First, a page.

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EastEnders' Carol Jackson worried about breast cancer

Davinia_BCC
Tuesday, 17 December, 2013 - 14:29

A new storyline in Eastenders has begun, focusing on much-loved character Carol Jackson, played by Lindsey Coulson, and a breast cancer scare.

Last week, Carol was shown feeling her breasts for an unusual change and tonight sees her go through the process of reporting this change to a GP and being referred to a breast care unit for tests.

As UK Manager of Breast Cancer Care’s Breast Health Promotion Service I welcome storylines such as this as they help to reach so many more people with the breast awareness message and provide information on what happens when someone notices and reports a change to their GP. 

Because we are the UK's leading breast cancer support charity, we hear from many people who may have concerns about breast health and how to be breast aware through our website, Helpline and when we are delivering our face-to-face services.

Breast awareness is vital to women of any age because, although survival rates for breast cancer are improving, the number of people being diagnosed is going up – nearly 55,000 people in the UK every year, with around 400 cases in men. And if you do find a change in your breast that turns out to be cancer, the sooner it’s diagnosed, the more effective the treatment is likely to be.

Part of your body care routine

Breast cancer is the most common cancer in the UK – with the biggest risk factors being over 50 and being a woman and for a small percentage, having a strong family history – so breast awareness should be a regular part of body care. It means getting to know how your breasts look and feel so you know what’s normal for you. Then you’ll be more confident about noticing any unusual changes and seeing your GP. Remember, most changes won’t turn out to be breast cancer.

How do I check my breasts?

Try to get used to looking at and feeling your breasts regularly. There’s no right or wrong way to do it and no need to alter your body care routine: for instance, you can check your breasts while you’re in the bath or shower, when you use body lotion or when you get dressed. Do what’s comfortable for you and suits you best. It is important to check all parts of the breast tissue, with will include all parts of your breasts, armpits and up to your collarbone.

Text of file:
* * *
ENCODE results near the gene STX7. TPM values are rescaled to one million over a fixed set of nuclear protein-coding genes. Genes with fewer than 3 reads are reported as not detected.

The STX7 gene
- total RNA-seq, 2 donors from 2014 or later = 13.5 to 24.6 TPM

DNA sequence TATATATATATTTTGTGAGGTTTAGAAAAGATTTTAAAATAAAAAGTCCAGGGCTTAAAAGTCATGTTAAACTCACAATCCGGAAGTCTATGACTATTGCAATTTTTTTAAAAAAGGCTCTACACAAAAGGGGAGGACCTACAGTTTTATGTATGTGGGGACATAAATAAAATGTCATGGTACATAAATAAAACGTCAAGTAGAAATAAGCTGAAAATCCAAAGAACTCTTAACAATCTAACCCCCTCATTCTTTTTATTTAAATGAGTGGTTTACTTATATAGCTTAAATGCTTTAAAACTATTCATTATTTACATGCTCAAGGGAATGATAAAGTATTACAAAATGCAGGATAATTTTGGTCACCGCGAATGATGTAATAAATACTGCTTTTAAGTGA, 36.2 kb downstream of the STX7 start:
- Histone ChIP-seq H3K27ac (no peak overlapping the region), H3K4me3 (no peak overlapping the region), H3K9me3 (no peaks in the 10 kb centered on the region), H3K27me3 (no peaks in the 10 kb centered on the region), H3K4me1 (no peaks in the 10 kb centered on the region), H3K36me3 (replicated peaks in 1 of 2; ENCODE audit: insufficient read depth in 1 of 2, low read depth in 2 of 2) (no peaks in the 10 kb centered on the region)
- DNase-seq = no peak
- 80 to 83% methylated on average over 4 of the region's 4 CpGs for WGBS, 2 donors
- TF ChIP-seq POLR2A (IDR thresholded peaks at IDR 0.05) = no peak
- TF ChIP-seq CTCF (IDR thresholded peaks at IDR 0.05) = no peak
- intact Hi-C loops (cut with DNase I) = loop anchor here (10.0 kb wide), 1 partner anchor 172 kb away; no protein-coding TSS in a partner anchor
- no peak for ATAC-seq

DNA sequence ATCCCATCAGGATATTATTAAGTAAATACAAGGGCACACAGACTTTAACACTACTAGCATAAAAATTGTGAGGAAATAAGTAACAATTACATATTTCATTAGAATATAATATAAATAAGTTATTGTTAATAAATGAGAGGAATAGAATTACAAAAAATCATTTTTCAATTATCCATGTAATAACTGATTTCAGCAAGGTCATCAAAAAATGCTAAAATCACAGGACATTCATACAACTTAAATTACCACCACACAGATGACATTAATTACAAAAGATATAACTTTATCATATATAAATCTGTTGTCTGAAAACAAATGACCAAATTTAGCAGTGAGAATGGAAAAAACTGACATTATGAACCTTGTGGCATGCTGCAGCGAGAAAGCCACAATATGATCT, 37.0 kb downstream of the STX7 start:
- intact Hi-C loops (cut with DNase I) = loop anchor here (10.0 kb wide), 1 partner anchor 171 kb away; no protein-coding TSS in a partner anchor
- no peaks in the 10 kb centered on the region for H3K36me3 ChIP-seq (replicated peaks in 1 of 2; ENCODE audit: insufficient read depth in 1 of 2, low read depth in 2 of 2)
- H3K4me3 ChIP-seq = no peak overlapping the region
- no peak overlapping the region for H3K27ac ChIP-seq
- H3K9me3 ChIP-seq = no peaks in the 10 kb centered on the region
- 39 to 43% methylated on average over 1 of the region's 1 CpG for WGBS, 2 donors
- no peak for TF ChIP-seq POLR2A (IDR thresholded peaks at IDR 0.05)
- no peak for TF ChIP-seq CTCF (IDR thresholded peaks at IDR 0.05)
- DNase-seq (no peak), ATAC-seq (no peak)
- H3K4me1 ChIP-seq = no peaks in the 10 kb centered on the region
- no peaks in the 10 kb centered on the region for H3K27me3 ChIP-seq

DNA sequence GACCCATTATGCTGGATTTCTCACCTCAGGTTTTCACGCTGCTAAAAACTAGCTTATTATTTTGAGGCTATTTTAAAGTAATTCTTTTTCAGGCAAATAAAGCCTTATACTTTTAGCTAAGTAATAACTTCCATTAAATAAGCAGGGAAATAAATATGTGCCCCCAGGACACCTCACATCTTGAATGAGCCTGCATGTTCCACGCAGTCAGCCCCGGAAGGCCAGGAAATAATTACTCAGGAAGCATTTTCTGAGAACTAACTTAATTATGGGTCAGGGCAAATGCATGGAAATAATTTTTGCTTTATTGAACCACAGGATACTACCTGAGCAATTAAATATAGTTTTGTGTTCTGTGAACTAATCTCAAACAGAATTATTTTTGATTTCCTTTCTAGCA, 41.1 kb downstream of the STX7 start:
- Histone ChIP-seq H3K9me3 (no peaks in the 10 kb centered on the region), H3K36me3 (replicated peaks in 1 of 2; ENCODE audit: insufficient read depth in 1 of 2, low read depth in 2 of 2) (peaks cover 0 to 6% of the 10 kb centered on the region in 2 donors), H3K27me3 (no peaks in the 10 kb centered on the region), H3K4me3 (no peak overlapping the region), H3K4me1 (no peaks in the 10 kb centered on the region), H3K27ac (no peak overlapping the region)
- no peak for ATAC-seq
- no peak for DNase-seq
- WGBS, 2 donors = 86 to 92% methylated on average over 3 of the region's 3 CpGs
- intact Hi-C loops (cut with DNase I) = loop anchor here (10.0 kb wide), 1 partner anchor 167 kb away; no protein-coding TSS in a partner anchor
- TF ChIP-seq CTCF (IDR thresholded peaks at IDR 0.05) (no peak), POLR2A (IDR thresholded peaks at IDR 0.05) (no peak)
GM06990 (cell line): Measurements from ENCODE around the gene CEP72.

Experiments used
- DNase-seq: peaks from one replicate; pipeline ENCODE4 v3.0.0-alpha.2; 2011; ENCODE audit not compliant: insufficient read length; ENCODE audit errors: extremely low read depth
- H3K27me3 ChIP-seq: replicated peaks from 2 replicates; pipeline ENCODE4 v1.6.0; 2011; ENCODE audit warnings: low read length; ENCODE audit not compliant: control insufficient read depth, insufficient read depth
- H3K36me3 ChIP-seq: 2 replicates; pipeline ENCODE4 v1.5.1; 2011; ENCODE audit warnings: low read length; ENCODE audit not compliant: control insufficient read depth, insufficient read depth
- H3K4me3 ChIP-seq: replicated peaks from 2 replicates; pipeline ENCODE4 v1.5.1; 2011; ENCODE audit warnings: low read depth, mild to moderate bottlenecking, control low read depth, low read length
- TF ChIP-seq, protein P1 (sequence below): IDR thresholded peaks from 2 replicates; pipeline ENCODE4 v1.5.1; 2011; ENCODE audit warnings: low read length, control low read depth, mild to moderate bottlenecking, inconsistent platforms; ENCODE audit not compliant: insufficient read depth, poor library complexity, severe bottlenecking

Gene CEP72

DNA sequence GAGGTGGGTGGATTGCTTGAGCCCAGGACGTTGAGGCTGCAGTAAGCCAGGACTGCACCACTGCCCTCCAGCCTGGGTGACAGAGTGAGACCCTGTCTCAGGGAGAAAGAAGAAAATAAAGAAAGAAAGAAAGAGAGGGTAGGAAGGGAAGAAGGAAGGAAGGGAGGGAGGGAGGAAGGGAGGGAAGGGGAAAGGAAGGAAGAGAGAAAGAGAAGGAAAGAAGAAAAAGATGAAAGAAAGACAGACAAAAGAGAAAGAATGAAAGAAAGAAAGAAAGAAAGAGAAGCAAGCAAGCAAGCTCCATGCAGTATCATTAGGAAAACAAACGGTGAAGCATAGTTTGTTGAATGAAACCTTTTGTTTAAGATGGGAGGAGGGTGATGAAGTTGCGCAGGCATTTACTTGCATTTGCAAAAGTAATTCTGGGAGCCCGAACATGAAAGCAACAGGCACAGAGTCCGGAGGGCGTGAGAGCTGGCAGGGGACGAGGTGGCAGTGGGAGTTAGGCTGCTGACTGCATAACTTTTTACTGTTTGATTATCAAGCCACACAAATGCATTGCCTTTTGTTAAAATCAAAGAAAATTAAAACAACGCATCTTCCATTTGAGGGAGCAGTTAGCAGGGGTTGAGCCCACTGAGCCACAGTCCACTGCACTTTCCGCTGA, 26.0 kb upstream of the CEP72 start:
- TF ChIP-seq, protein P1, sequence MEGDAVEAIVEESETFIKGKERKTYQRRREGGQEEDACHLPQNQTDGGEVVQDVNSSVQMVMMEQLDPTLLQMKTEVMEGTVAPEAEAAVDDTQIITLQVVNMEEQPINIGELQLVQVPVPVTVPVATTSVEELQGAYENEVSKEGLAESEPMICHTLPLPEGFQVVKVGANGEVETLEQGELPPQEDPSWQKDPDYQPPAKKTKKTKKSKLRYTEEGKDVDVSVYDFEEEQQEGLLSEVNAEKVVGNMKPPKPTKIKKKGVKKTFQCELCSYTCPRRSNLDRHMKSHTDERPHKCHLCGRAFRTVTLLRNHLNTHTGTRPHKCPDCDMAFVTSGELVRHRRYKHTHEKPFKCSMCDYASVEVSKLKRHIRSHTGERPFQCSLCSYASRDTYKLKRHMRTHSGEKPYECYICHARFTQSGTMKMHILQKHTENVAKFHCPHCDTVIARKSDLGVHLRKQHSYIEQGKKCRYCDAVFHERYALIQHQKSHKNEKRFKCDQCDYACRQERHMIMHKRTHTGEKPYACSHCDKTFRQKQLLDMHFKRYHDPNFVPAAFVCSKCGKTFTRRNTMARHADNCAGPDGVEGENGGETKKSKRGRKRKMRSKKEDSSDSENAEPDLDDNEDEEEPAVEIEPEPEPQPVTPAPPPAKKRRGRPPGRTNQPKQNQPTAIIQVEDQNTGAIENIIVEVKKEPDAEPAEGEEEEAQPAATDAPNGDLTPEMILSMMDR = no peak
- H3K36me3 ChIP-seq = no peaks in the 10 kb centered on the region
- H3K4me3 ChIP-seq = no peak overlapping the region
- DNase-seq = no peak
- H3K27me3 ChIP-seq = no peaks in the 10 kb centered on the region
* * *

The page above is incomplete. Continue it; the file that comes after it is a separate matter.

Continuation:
Changes to look and feel for

Breast awareness is all about knowing what’s normal for you, so what your breast normally look and feel like, and regularly checking your breasts to see whether everything is still normal for your or if there are any unusual changes. It’s important to remember that everyone’s breasts are different and will change throughout our lifetime, therefore what’s normal for you will change as well.

In Eastenders, Carol found a lump in her breast, which was unusual for her and could be a sign of a breast health concern. But lumps are not the only change to be aware of.  There are other unusual signs and symptoms that you should know about and which you'll find by either looking at or feeling the breast tissue.

4440 Breast cancer symptoms

 

Our free handy-sized booklet Taking care of your breasts shows examples of what such breast changes could be. You can order as many copies as you like for yourself, family, friends and colleagues or view an interactive version online

You can also download the new Philips breast awareness app.

What to do next

If you spot any changes that are unusual for you, you should see your GP as soon as you can. Don't worry about making a fuss, and remember that most breast changes will turn out to be normal or because of a benign (not cancer) breast condition.

Your GP may be able to reassure you after examining your breasts, or might ask you to come back at a different time in your menstrual cycle, if you’re still having periods. Otherwise you might be referred to a breast clinic for a more detailed examination and assessment.

We're here to help you

If you have any breast health or breast cancer questions or concerns, you can call the free confidential Helpline on 0808 800 6000.

 

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